Respect people’s mental illnesses

Respect+people%E2%80%99s+mental+illnesses

Nicole Hanson

Almost two years ago, my world was flipped upside down. I was diagnosed with post traumatic stress disorder (PTSD) and have been struggling to come to terms with it ever since. For those who don’t know me well, I might say I have anxiety or I’ll try to act as normal as possible to avoid the subject altogether. Some days I barely think about my trauma while other days I can’t get out of bed. Living with PTSD is honestly like a roller coaster ride, and I’m starting to feel like I’m alone on this roller coaster.

Since my diagnosis, I’ve tried to my best to lead a “normal’” life (even though it doesn’t work like that). In the past I’ve been very cautious with who I tell about my PTSD because I know it’s not easy to comprehend. Because of this, I’ve only really opened up to my family and close friends about it.

At first it seemed like everyone who knew about my condition was very supportive and sympathetic, no matter what their understanding of PTSD was. But now, I do not feel supported or even remotely respected by multiple people I have made aware of it.

Now that it’s been almost two years since the trauma and my diagnosis, I’ve noticed that people are just assuming I’ve ‘gotten over it.’ My own father thought I had just gotten over it. According to a website called Heal My PTSD, time does not just make this condition go away. Unfortunately PTSD does not have an expiration date.

I’ve also noticed that people assume I’m okay and have miraculously healed after I have one good day. Like I said, a roller coaster is the best way to describe how I feel on a weekly, or even a daily, basis. Healing from a traumatic experience is not linear, according to Everyday Feminism. Sure, I might have a few good days or I might just be putting on a brave face, but that doesn’t mean I’m suddenly fine.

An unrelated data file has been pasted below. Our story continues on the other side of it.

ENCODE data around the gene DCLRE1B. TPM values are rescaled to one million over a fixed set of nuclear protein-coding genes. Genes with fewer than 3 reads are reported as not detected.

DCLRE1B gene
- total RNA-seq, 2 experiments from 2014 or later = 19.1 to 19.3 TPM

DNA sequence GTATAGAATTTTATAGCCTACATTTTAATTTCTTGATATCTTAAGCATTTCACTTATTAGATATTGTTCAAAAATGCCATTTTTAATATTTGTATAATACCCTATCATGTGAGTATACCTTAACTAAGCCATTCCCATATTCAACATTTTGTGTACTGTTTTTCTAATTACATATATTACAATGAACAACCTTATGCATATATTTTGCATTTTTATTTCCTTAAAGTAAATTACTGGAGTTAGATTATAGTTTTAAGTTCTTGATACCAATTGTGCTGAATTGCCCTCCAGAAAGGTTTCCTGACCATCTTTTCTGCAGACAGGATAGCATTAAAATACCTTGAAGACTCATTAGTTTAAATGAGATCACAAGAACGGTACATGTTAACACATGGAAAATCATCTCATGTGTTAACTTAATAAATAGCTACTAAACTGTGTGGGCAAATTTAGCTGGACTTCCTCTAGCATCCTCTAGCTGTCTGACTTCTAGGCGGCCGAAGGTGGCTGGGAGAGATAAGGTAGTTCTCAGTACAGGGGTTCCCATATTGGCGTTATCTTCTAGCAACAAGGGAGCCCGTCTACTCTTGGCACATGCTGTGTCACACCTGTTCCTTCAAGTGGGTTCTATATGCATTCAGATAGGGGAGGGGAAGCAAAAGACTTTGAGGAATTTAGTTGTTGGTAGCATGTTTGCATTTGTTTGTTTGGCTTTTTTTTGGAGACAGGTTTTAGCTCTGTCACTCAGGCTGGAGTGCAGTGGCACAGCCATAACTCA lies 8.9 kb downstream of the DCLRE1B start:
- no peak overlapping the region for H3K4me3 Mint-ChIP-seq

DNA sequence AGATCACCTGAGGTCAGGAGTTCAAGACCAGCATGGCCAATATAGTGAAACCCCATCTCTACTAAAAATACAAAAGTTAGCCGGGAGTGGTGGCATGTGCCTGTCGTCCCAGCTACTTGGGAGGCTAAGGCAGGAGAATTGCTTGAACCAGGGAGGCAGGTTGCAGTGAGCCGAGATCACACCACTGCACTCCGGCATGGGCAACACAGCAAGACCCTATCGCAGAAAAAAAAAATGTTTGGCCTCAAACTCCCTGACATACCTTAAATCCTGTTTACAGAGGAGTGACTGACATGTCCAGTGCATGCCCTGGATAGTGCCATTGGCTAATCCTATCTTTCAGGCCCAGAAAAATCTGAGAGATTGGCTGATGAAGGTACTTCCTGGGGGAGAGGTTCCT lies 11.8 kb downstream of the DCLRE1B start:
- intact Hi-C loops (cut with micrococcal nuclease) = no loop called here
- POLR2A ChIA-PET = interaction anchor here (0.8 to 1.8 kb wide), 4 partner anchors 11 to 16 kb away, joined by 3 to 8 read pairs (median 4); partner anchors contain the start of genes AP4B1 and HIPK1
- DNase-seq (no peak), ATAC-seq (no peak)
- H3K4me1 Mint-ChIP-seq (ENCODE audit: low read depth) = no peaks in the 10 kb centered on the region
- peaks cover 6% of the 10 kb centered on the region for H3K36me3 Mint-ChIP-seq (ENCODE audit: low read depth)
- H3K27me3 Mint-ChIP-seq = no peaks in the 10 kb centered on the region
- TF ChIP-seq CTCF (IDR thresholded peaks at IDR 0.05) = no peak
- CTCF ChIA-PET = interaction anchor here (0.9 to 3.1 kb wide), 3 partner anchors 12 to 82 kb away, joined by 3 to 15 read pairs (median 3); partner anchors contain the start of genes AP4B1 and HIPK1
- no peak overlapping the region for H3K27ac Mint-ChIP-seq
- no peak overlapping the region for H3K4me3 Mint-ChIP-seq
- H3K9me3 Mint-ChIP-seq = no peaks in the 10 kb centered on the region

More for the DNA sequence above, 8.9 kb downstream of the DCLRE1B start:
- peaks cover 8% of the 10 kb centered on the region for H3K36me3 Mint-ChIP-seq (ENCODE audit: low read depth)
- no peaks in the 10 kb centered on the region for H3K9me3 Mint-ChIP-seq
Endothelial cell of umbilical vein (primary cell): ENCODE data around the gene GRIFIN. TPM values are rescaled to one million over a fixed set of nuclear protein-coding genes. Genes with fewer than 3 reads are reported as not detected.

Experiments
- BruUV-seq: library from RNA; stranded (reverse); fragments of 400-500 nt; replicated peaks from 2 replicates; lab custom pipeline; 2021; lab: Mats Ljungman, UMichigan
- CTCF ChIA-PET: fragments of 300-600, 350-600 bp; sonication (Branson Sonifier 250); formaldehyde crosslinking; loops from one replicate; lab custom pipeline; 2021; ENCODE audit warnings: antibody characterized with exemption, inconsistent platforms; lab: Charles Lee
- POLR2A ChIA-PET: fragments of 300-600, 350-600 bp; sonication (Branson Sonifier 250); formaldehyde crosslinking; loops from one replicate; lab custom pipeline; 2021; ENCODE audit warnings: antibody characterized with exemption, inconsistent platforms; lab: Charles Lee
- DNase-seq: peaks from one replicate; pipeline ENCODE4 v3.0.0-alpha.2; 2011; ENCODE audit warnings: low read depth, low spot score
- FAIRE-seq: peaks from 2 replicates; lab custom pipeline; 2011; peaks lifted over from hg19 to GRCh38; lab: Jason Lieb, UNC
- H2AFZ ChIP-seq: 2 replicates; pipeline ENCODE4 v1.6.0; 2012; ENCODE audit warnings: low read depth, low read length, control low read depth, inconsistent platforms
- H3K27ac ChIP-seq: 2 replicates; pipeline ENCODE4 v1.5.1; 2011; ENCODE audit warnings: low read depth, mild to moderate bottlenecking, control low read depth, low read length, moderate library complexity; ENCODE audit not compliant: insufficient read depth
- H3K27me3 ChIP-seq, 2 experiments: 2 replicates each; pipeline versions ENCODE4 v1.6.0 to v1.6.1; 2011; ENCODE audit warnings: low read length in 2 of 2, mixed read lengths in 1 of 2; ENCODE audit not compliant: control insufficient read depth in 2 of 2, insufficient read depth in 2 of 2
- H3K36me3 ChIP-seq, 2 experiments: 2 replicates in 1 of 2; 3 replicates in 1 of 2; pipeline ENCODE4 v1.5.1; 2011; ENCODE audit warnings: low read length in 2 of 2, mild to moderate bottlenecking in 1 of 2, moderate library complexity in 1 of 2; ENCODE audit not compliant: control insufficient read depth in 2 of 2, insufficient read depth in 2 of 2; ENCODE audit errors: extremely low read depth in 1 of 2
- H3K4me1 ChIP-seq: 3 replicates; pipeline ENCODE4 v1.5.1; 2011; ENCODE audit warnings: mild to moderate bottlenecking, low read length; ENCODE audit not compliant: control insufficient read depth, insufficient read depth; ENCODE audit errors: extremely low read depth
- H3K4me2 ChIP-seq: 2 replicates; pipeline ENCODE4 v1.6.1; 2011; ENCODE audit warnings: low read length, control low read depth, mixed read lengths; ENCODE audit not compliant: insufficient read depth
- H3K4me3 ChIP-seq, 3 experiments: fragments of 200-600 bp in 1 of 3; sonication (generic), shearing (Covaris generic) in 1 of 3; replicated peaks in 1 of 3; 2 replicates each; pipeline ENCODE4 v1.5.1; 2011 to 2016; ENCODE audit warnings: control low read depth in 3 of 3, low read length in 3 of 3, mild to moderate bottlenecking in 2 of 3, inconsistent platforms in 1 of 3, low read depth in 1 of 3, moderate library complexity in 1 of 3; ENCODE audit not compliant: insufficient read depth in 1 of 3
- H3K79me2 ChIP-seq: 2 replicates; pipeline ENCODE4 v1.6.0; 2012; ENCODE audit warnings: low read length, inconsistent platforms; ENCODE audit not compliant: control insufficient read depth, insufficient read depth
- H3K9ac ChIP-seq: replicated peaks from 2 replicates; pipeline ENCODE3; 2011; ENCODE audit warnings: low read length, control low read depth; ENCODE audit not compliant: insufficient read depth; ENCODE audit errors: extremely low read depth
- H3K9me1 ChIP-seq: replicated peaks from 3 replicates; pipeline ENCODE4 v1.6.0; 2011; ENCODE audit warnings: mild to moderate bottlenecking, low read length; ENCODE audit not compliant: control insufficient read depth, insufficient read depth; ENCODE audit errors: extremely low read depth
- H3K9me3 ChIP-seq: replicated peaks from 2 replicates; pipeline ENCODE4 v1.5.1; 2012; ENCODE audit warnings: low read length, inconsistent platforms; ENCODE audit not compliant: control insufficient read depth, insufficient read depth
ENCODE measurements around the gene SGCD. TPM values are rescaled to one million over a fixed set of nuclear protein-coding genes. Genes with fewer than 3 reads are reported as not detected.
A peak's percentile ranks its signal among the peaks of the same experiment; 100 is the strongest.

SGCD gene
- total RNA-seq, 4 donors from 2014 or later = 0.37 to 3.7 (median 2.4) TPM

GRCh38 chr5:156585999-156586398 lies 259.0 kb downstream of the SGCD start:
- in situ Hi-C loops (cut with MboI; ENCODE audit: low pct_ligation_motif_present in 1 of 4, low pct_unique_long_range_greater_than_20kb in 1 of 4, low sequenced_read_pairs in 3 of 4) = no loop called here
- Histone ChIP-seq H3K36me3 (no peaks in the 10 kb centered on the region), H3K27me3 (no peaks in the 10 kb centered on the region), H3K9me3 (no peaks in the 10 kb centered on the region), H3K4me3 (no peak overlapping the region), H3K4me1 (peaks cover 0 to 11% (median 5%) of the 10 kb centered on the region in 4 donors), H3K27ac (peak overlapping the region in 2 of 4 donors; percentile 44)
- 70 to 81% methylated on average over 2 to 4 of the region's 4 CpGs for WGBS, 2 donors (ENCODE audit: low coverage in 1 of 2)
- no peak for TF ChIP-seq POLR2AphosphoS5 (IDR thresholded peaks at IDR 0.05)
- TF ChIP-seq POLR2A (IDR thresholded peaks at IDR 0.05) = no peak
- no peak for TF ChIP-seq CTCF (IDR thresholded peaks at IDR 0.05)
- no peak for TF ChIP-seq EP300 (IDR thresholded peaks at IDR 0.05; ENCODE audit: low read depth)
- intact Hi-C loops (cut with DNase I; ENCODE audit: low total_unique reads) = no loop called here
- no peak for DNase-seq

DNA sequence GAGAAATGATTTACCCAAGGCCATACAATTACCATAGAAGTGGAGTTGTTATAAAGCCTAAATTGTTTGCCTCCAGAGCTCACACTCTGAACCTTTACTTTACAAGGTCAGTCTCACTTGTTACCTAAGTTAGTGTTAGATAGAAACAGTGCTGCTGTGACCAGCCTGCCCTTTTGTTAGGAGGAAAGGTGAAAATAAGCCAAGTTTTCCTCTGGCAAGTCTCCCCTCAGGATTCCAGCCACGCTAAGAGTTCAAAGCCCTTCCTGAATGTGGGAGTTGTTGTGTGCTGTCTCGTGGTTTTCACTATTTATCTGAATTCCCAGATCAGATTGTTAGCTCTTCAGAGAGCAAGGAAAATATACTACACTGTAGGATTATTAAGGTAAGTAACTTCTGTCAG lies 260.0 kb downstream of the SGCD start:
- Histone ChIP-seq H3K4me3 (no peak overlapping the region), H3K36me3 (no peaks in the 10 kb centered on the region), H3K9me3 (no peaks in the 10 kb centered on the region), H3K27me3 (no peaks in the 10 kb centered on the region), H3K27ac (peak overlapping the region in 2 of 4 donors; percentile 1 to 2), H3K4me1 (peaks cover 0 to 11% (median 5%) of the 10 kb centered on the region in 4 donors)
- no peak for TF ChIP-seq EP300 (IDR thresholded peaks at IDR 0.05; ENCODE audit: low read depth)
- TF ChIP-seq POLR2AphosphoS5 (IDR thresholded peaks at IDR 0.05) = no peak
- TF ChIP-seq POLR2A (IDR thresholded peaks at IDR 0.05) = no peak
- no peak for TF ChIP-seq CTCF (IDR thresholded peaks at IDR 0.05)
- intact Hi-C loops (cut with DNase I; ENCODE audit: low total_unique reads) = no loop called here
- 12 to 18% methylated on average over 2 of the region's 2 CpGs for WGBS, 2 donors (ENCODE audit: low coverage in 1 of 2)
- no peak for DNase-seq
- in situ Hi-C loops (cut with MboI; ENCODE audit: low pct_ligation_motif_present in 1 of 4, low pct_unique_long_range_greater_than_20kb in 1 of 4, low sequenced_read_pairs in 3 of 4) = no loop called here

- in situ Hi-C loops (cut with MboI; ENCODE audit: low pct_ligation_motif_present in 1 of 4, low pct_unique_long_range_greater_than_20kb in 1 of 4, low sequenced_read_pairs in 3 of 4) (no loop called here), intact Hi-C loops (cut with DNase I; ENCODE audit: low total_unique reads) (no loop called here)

As if this stigma surrounding my PTSD isn’t hurtful enough, these people who don’t understand the disorder don’t even bother trying to ask questions about it. For me, this has led to me not being invited to go out or just being ignored altogether. I understand that it might not be easy to deal with a friend or significant other with PTSD, but imagine how that person feels when you disregard him/her as a whole because you chose to not ask a simple question?

As painful as it might be for me to talk about the trauma or my PTSD, I would rather be asked about it than be ignored. Living with PTSD is painful enough, but being judged or ousted for it has made things twice as hard for me.

Now I genuinely expect any relationships I pursue to not work out because of the way I’ve been treated due to my PTSD. I mean, after people I call friends have disrespected and disregarded my condition, how can I expect a new man in my life to want to take this on? Again, I get that it’s not easy to handle. Sometimes I feel normal and (hopefully) am pretty pleasant to be around, while other days I could lash out at you for no reason. I can’t predict how I’ll feel on a day-to-day basis and some people have taught me to feel bad about that.

So, to my friends who seem to be offended by my symptoms and bad days and whatever else annoys you: my PTSD is not about you. Do not treat me like I’m putting a damper on your night out in New Haven. Don’t assume that I’m okay because I managed to get out of bed this morning. Don’t shut me out because I get upset over nothing. Most importantly, don’t assume you know what I am going through when I might not even know why I feel a certain way. This is not about you. This is not my fault. Have respect for my PTSD and all other mental illnesses that someone might be struggling with.